Rheumatoid arthritis disability (RA) is often misleadingly linked to simply aging. On the contrary, RA is an autoimmune disease. While it’s more common in the elderly due to the natural deterioration of our bones and joints, RA affects up to two percent of the world’s population. Moreover, it doesn’t discriminate on age-it can also affect younger people’s lives.
RA is a type of inflammatory arthritis that can lead to functional disability. As with all autoimmune diseases, the condition appears when your body’s defense works against you rather than for you. A balanced diet and regular exercise can help prevent your chances of developing RA. Still, genetics play a massive part in this condition, so there’s no surefire way to prevent or stop the onset should you be unfortunate enough to be struck with the disease.
RA symptoms to look out for if you suspect you might have arthritis would be pain and swelling in your fingers and toes, but you may also experience joint pain in the knees, elbows, shoulders, ankles, wrists, thighs, and spine. This is because RA impacts the synovial fluid around the joints, which causes them to become inflamed, and may lead to deterioration of the bone, joint damage, and eventually, in severe cases, can result in permanent disfigurement.
Once diagnosed with this medical condition, it’s possible to stem the tide of RA by building muscle around the affected areas, maintaining healthy body weight, and engaging in regular low-impact exercise.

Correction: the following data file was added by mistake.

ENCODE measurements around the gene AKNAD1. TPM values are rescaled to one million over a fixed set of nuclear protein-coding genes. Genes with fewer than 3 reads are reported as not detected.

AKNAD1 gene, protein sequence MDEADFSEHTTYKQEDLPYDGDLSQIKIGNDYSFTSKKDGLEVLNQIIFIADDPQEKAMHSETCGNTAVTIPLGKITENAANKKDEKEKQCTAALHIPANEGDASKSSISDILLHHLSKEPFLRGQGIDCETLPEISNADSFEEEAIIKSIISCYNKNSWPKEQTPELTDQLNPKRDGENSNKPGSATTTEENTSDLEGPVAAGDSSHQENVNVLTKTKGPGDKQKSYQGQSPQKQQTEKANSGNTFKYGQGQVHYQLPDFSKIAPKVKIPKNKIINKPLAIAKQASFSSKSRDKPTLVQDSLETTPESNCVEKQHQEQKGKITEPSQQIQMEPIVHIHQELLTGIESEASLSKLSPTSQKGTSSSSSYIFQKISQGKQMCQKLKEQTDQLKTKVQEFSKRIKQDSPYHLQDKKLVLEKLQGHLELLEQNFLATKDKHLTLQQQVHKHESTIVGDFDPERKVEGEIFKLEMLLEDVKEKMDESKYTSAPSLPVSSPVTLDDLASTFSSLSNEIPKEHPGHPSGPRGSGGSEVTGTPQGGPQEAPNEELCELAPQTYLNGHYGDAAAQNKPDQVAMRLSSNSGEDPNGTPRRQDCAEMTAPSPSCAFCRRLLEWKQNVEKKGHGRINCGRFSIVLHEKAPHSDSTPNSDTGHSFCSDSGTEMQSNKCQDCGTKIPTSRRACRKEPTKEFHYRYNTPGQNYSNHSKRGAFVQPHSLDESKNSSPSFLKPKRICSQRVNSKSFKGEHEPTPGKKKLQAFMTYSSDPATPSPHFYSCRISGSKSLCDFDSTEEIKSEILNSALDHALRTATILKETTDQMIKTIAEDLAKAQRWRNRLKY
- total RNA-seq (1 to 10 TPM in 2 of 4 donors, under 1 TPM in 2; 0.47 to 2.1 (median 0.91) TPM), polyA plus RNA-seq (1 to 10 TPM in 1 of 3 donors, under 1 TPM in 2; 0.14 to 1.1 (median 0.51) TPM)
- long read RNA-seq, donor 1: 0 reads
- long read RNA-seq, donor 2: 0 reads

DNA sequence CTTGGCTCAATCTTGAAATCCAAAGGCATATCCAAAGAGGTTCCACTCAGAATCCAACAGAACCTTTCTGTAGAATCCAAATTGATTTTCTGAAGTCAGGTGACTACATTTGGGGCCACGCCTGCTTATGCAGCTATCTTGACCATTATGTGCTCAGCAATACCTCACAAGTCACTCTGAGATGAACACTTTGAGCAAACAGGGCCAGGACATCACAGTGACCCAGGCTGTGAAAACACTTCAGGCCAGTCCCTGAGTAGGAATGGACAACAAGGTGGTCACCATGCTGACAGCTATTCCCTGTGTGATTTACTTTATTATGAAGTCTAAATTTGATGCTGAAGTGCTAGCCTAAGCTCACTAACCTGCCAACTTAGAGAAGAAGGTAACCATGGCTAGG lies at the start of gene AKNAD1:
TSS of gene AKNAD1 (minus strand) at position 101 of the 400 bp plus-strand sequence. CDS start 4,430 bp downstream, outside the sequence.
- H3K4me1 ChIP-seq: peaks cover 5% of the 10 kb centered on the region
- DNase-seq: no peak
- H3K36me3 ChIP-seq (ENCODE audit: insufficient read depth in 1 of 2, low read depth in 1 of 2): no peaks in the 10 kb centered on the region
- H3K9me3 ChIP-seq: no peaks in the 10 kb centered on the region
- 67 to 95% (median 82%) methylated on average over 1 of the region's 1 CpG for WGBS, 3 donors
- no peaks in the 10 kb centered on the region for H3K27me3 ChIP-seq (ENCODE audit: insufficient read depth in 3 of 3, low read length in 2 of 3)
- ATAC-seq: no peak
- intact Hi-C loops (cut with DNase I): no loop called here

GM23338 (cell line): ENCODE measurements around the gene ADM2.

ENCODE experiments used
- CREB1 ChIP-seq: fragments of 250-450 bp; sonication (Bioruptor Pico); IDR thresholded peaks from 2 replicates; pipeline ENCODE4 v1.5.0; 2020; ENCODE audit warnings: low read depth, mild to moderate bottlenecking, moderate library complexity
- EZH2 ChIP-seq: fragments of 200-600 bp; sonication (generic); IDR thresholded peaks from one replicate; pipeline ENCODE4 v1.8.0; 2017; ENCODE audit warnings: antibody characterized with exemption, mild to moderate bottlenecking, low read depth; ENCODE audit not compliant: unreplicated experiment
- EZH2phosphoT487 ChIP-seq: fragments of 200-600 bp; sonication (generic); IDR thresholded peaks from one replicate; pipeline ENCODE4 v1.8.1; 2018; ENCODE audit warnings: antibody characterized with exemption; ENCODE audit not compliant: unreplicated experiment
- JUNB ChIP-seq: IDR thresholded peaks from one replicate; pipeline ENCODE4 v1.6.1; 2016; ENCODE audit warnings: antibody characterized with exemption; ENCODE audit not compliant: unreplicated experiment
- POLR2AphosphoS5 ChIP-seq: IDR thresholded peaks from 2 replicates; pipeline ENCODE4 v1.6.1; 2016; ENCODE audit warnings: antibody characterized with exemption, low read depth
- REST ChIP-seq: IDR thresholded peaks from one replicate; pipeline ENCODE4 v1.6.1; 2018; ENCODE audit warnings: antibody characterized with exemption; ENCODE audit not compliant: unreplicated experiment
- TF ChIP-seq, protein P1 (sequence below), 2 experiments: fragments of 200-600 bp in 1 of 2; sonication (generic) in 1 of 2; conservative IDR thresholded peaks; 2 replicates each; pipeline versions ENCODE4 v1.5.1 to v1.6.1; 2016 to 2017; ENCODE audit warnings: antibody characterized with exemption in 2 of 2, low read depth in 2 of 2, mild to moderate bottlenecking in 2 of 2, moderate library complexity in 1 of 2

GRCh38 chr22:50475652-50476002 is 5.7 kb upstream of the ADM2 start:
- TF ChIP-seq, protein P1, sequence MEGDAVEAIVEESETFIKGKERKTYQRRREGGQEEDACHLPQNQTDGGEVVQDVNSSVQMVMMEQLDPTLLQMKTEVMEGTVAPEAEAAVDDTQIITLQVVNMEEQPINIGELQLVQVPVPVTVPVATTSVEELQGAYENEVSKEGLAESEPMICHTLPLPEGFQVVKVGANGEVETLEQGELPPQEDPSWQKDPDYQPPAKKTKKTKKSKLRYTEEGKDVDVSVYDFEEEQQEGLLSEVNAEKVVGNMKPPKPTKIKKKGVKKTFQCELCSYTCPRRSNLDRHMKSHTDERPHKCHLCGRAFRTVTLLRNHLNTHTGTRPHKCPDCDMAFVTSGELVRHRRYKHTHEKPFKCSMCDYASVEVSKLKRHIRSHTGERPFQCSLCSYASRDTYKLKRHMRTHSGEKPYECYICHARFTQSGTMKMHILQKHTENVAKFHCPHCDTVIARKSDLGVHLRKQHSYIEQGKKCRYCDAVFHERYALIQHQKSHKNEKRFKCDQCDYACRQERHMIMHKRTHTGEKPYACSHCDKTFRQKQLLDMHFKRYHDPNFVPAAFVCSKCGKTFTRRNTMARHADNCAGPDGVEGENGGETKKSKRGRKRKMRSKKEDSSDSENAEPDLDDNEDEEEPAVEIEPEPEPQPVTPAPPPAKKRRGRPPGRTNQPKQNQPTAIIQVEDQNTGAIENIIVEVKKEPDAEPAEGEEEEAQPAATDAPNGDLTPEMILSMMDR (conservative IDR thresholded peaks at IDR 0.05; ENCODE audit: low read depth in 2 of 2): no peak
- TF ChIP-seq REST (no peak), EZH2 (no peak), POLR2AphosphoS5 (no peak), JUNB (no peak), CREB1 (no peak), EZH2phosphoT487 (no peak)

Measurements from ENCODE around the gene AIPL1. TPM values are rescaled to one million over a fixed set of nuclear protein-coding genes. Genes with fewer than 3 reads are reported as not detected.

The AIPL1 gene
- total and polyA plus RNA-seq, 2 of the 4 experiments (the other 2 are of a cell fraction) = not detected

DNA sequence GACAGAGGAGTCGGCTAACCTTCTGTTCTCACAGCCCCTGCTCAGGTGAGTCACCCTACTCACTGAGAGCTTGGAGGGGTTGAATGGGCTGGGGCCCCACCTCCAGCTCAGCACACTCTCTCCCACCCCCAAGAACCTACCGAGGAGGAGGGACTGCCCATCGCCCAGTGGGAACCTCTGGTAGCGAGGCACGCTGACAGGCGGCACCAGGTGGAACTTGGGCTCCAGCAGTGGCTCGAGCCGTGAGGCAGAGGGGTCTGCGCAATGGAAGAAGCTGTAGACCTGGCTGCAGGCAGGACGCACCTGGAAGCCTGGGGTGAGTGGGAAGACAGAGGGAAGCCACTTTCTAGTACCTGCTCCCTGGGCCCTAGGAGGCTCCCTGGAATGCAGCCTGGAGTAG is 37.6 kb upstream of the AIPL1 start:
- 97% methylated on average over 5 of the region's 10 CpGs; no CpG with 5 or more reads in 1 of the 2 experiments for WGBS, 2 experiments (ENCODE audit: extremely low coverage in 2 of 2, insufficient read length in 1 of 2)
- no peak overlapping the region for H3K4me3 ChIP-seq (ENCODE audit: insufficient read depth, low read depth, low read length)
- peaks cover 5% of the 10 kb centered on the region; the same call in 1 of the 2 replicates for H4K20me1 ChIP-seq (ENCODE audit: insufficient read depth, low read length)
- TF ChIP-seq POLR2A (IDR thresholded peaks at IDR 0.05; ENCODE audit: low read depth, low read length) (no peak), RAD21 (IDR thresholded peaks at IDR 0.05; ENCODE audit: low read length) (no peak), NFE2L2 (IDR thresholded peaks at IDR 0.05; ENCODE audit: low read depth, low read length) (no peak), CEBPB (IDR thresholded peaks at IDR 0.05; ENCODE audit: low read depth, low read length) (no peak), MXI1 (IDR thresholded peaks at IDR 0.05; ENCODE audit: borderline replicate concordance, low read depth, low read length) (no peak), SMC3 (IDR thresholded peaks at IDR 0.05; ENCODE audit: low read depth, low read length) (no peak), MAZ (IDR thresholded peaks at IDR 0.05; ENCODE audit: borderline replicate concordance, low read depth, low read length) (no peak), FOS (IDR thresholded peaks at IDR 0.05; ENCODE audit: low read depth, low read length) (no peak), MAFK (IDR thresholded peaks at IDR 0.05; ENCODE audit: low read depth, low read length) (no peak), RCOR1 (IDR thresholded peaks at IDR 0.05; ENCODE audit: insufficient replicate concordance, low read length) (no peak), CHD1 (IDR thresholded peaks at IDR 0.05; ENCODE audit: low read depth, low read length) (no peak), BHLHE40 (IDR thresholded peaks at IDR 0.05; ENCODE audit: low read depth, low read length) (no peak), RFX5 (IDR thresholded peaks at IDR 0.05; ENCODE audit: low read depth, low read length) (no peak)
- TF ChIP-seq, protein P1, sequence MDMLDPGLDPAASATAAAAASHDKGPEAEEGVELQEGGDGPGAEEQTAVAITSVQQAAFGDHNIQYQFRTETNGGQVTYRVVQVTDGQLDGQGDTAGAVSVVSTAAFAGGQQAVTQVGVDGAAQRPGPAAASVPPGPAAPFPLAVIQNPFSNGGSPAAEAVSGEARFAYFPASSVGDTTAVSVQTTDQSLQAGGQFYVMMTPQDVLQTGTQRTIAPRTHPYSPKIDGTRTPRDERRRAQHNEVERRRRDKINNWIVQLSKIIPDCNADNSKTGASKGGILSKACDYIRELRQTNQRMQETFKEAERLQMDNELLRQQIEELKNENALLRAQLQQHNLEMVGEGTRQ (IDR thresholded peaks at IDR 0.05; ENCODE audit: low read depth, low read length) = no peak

Is rheumatoid arthritis a disability?
It entirely depends on the extent that you suffer from arthritis as to whether it will be considered a work disability or not in the eyes of the SSA. For the SSA to consider RA a valid disability, then you would have to prove that the severity of your arthritis precludes you from being able to work. This includes not being able to perform sedentary occupations like working at a desk job.
In short, if you can demonstrate that you have difficulties in performing everyday tasks, which prevent you from holding down a full-time job, then the SSA will consider your medical condition a work disability.
Can you work with rheumatoid arthritis?
Rheumatoid Arthritis is a long term disability, and although there are no cures for it, it’s not a death sentence. You cannot die from RA, but it can certainly impact your quality of life and perhaps your ability to work. Another myth is that a patient will get gradually worse with time. While this can often be true, it’s never a foregone conclusion, and actually, there may be no degeneration at all. In some cases, a patient can see their RA improve significantly over time with the right diet, exercise, and treatment.
Nobody dreams of staying home watching daytime television all day, so if you’re asking yourself if you can work with rheumatoid arthritis, no one will blame you. The answer is, of course, determined by how your condition disrupts your ability to perform routine tasks.
Therefore, should your condition be mild enough, there’s no reason you shouldn’t be able to work. On the contrary, you will be expected to work if the disease isn’t severe enough. This is known as substantial gainful activity (SGA).